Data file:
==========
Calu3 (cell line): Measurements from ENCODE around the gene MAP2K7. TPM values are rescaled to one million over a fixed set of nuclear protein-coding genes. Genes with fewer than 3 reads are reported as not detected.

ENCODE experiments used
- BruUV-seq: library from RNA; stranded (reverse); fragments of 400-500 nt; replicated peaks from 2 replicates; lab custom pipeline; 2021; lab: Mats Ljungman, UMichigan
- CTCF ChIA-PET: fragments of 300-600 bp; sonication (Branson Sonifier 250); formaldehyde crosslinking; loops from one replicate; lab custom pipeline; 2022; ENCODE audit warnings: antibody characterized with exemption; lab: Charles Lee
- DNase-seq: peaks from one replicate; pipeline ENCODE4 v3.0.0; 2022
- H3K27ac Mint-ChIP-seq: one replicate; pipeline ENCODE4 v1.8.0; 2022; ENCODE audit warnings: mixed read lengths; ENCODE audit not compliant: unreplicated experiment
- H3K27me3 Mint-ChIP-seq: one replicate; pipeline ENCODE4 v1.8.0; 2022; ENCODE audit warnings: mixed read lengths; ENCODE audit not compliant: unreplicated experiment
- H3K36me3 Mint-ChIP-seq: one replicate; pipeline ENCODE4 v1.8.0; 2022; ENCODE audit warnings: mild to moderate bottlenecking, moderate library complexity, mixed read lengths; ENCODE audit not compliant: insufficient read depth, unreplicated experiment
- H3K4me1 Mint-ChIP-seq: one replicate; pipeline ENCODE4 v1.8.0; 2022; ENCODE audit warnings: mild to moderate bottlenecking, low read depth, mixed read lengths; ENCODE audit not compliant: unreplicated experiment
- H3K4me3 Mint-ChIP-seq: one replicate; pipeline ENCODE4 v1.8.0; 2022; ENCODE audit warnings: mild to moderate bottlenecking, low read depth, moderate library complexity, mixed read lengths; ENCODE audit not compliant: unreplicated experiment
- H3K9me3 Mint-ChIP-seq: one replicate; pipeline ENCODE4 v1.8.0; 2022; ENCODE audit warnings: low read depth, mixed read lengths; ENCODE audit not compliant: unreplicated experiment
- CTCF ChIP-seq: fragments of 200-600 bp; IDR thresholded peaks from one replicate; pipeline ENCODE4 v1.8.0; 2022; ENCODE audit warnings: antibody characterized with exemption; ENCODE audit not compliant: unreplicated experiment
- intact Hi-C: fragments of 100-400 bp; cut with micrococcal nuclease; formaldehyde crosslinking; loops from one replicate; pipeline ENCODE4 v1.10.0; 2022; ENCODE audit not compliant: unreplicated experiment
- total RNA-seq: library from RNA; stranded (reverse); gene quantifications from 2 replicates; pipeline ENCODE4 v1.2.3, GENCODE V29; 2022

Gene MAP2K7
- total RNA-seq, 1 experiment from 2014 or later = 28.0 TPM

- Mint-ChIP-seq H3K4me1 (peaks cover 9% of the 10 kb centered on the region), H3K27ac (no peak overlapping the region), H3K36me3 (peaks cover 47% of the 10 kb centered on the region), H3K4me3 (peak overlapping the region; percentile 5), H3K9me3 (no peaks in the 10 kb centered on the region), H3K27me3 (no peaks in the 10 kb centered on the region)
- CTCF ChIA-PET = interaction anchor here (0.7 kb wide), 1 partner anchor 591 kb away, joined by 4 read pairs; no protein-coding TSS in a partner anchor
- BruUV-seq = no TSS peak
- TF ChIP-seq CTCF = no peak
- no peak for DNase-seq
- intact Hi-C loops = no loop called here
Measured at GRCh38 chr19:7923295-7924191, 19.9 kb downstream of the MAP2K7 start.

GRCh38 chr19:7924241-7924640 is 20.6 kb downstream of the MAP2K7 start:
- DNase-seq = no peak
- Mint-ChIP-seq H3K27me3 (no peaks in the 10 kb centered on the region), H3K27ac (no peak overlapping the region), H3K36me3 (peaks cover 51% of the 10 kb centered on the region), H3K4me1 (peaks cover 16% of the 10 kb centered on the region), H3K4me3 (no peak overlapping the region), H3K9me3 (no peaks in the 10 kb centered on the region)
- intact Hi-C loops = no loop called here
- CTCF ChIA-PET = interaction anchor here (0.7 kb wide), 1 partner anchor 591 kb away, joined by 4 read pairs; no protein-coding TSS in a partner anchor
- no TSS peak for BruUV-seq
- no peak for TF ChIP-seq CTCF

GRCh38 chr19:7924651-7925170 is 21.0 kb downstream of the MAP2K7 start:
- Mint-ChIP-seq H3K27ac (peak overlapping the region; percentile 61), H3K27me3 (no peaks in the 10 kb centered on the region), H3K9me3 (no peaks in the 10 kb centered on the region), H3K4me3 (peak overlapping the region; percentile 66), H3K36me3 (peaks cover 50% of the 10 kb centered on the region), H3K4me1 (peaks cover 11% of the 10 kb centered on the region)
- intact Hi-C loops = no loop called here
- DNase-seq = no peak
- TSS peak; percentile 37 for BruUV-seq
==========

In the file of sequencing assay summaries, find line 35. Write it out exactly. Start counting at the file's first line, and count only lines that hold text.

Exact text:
- TSS peak; percentile 37 for BruUV-seq